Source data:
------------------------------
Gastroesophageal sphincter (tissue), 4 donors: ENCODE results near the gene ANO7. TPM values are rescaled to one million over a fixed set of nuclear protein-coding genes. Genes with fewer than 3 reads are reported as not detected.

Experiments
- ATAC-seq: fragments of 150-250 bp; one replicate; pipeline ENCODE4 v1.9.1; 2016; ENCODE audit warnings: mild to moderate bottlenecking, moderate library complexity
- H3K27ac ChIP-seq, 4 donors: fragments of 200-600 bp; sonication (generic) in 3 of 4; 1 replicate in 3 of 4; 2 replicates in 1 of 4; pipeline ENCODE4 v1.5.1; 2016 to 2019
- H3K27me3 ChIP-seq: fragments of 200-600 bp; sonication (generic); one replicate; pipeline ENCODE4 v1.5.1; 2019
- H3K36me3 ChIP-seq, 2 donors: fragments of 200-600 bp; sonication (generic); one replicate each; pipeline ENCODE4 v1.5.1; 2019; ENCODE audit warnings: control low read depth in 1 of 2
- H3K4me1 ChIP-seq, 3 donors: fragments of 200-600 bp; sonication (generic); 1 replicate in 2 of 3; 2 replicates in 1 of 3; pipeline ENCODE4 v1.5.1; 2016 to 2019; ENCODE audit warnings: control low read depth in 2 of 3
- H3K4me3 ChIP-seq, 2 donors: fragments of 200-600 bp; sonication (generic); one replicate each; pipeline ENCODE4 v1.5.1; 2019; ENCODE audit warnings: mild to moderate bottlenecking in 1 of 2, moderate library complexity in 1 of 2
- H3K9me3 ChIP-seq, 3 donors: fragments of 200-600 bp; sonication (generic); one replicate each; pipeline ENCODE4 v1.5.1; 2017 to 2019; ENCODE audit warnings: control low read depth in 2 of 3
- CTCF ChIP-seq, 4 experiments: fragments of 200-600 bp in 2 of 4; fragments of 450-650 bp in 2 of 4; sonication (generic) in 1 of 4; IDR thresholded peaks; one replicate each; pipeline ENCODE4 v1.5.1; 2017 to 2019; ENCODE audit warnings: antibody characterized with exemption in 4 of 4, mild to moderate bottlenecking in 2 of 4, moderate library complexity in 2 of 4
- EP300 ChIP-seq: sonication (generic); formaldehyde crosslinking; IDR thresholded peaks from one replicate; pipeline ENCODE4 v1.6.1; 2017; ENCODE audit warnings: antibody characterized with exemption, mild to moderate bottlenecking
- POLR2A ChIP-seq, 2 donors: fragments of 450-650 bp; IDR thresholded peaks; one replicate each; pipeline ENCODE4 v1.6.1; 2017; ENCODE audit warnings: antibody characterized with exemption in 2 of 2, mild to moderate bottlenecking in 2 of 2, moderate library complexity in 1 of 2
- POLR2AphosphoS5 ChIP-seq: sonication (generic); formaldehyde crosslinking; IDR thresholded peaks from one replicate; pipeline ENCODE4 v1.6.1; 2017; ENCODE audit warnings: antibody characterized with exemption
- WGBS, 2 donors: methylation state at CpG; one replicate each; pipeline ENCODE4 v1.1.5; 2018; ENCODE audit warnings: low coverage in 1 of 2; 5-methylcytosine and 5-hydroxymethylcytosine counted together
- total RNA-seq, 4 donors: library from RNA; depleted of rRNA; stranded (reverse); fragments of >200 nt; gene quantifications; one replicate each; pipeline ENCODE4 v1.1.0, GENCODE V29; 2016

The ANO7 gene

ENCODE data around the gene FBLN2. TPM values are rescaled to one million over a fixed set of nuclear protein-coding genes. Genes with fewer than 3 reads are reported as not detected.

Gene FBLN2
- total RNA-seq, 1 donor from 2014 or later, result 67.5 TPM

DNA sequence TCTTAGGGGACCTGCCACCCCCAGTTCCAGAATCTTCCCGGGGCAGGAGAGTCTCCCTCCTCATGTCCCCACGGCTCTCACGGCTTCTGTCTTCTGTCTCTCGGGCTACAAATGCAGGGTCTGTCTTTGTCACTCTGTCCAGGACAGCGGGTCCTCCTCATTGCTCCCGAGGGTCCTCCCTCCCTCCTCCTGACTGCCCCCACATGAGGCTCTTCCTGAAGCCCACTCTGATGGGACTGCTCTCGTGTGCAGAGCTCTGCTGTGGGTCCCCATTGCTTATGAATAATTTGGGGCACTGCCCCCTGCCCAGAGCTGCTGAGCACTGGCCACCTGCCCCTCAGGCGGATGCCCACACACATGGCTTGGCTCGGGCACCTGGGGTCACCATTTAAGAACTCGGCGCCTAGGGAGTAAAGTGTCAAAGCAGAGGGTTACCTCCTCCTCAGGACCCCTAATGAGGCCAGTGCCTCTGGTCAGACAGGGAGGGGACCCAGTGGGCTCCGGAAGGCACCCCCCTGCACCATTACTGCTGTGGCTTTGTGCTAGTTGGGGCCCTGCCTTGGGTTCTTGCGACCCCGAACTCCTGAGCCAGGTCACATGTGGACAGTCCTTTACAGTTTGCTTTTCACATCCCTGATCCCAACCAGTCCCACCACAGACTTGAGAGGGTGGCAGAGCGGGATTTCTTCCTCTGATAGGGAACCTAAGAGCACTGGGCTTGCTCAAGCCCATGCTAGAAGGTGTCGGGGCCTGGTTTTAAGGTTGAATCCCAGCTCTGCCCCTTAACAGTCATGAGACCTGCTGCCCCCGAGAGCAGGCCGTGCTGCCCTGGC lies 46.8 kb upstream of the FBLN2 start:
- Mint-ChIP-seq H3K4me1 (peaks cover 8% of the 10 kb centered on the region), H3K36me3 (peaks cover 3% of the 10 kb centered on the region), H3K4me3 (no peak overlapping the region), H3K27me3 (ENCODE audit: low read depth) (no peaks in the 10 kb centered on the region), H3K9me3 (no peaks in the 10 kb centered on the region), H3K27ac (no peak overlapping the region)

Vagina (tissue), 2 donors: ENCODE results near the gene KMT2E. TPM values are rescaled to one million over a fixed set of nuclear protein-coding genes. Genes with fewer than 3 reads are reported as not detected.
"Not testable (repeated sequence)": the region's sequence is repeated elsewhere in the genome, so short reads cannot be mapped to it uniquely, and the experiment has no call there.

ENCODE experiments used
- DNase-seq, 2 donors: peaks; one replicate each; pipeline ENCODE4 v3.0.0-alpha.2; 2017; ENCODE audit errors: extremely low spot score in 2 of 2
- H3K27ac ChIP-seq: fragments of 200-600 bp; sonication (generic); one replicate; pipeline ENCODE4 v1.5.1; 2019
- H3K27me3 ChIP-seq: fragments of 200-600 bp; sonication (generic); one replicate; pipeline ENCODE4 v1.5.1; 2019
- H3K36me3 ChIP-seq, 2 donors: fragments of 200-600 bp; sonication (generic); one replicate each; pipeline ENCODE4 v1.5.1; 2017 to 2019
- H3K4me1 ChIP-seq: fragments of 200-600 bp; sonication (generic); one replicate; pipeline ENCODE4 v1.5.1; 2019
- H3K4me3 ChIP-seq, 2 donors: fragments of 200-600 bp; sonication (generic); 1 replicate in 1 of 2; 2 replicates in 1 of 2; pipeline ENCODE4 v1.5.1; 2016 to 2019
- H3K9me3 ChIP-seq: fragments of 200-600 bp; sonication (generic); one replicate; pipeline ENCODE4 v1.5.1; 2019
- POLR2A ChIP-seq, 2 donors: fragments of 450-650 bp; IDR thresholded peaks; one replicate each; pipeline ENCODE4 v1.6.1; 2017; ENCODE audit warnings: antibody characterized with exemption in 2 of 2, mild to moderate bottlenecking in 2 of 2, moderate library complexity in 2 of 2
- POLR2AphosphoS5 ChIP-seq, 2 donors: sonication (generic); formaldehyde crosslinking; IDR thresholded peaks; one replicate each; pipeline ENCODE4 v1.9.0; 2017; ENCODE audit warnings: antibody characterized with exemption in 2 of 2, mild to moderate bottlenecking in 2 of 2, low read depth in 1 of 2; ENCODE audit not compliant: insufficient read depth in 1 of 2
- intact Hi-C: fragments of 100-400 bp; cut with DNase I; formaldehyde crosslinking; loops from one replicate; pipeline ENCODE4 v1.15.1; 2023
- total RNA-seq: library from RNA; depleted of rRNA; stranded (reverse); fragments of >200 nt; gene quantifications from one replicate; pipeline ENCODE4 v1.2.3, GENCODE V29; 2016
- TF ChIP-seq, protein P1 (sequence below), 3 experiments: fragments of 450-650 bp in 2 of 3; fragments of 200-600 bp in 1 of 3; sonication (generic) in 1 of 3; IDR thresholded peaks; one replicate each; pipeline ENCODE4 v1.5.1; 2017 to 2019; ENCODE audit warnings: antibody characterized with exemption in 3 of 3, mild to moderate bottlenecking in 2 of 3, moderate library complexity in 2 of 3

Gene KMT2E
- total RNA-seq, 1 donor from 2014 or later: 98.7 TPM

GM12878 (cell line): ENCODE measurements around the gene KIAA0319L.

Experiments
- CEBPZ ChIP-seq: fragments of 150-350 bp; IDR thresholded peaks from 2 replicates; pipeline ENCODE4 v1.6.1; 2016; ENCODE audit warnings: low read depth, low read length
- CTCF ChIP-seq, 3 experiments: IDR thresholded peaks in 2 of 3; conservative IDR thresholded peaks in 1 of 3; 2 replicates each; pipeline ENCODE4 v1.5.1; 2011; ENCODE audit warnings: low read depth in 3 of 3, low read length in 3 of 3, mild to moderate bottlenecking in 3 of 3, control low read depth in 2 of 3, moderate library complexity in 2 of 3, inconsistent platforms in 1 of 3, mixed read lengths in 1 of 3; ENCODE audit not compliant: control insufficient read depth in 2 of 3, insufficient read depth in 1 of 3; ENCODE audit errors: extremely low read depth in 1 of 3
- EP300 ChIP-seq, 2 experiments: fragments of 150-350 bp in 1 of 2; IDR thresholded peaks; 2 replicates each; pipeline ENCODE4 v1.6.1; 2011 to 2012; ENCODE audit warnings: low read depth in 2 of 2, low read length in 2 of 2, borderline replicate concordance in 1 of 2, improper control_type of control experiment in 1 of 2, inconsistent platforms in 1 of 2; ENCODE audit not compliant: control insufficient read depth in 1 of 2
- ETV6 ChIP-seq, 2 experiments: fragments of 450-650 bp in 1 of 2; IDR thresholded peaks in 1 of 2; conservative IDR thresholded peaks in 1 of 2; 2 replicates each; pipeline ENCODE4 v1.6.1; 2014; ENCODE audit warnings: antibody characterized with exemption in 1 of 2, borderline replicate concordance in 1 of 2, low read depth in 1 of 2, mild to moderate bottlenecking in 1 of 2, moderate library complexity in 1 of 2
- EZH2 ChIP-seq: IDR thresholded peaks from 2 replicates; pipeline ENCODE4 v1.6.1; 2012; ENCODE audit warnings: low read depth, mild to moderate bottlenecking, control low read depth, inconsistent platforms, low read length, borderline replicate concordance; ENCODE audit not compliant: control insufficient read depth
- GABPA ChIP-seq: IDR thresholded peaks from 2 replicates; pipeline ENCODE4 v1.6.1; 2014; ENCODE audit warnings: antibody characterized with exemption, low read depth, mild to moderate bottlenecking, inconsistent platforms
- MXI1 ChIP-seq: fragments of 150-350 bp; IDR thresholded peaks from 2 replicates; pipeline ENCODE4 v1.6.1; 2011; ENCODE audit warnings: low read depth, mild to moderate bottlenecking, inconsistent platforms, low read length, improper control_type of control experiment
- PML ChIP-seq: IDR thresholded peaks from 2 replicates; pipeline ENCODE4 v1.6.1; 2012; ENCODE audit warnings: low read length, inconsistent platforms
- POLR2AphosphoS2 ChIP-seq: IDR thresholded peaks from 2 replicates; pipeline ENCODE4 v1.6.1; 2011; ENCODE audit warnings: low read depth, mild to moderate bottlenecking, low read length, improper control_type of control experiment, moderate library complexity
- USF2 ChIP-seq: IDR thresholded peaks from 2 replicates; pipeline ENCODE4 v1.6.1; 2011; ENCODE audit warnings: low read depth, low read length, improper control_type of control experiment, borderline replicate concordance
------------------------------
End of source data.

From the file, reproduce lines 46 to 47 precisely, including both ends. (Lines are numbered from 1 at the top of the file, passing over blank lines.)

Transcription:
- GABPA ChIP-seq: IDR thresholded peaks from 2 replicates; pipeline ENCODE4 v1.6.1; 2014; ENCODE audit warnings: antibody characterized with exemption, low read depth, mild to moderate bottlenecking, inconsistent platforms
- MXI1 ChIP-seq: fragments of 150-350 bp; IDR thresholded peaks from 2 replicates; pipeline ENCODE4 v1.6.1; 2011; ENCODE audit warnings: low read depth, mild to moderate bottlenecking, inconsistent platforms, low read length, improper control_type of control experiment